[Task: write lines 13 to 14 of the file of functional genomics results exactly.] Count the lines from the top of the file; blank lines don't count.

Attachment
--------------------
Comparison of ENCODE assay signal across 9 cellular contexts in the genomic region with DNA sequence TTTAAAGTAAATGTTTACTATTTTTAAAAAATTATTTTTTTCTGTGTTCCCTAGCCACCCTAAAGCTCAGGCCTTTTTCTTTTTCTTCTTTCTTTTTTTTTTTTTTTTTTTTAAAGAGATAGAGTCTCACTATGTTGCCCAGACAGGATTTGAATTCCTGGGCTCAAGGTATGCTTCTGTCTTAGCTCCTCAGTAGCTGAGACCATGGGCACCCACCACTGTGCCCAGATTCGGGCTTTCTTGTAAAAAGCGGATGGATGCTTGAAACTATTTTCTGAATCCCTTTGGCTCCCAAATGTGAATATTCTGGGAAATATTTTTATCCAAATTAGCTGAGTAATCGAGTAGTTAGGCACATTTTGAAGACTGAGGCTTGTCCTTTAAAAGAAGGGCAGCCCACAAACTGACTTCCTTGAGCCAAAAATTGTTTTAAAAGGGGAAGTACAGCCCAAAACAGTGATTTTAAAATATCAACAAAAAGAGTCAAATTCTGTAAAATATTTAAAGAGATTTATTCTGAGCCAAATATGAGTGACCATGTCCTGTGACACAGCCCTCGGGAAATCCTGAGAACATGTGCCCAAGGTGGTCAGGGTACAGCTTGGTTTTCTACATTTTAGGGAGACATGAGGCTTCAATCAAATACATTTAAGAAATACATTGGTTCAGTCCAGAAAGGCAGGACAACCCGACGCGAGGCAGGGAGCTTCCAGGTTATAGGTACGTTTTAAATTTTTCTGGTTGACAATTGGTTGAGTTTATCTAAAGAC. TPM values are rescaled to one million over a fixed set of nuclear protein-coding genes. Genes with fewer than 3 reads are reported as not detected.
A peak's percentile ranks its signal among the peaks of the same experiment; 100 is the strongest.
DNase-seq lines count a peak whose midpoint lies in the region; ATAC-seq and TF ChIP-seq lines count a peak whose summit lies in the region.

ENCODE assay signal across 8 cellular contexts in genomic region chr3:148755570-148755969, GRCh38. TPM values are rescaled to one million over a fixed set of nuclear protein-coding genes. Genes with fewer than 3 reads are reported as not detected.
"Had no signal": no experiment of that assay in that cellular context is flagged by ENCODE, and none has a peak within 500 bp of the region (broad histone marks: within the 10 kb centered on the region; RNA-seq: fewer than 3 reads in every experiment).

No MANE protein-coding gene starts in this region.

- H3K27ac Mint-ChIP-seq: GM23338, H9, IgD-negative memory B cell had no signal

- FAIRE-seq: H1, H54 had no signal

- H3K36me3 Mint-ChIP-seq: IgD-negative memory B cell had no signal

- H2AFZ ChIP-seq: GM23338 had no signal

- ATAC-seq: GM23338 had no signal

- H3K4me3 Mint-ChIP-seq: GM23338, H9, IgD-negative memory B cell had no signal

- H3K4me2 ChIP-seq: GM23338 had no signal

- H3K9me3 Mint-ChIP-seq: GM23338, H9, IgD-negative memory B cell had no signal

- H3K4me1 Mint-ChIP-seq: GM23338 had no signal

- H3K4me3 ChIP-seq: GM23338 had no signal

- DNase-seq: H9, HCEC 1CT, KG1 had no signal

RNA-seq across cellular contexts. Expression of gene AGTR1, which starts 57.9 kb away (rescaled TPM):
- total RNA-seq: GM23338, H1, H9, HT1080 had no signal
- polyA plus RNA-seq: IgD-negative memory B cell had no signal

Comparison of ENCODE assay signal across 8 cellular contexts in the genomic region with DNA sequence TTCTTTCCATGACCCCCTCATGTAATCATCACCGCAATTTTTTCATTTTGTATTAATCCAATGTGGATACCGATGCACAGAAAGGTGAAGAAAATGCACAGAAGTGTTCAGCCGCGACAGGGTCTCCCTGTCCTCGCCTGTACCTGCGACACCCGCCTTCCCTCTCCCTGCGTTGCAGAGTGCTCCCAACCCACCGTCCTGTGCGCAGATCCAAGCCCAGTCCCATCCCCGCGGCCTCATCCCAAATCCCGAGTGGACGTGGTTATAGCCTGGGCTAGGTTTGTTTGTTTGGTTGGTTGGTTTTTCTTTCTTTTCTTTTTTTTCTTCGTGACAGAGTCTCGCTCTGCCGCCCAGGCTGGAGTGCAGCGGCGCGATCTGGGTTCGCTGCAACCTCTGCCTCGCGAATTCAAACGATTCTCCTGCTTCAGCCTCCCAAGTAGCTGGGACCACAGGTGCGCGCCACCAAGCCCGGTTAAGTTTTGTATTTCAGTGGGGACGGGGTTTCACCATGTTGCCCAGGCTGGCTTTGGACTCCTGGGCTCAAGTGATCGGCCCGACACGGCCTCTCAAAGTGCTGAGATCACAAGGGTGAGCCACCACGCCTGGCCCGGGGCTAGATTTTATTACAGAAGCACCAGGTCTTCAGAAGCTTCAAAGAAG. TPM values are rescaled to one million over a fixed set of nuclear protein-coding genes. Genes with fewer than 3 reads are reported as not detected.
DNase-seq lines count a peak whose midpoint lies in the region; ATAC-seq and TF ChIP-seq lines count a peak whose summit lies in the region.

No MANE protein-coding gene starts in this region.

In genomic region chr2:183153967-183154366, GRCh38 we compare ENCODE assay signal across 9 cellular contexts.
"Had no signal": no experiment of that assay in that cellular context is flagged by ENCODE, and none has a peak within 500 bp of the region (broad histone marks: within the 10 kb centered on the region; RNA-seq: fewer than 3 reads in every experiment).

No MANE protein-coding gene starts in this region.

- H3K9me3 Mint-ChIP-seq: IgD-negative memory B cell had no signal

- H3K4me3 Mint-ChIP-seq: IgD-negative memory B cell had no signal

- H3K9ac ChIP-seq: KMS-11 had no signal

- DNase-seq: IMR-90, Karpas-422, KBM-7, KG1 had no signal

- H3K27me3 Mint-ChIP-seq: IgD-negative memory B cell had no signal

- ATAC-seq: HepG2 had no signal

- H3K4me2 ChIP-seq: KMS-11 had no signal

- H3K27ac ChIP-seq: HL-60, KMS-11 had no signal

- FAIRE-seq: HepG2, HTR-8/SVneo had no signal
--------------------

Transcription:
- H3K4me2 ChIP-seq: GM23338 had no signal

- H3K9me3 Mint-ChIP-seq: GM23338, H9, IgD-negative memory B cell had no signal